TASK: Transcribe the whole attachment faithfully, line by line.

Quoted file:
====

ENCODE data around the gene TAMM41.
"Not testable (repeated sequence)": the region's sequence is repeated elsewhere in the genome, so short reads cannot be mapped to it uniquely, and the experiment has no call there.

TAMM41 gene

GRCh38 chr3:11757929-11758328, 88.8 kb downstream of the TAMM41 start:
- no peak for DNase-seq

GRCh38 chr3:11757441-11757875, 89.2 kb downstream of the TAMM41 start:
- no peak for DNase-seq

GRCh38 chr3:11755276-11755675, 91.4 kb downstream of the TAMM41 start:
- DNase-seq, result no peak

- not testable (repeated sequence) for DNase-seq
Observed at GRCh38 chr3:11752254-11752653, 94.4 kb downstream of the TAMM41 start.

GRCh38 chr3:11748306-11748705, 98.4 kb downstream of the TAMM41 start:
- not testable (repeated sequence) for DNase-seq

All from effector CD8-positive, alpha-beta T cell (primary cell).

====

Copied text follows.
ENCODE data around the gene TAMM41.
"Not testable (repeated sequence)": the region's sequence is repeated elsewhere in the genome, so short reads cannot be mapped to it uniquely, and the experiment has no call there.

TAMM41 gene

GRCh38 chr3:11757929-11758328, 88.8 kb downstream of the TAMM41 start:
- no peak for DNase-seq

GRCh38 chr3:11757441-11757875, 89.2 kb downstream of the TAMM41 start:
- no peak for DNase-seq

GRCh38 chr3:11755276-11755675, 91.4 kb downstream of the TAMM41 start:
- DNase-seq, result no peak

- not testable (repeated sequence) for DNase-seq
Observed at GRCh38 chr3:11752254-11752653, 94.4 kb downstream of the TAMM41 start.

GRCh38 chr3:11748306-11748705, 98.4 kb downstream of the TAMM41 start:
- not testable (repeated sequence) for DNase-seq

All from effector CD8-positive, alpha-beta T cell (primary cell).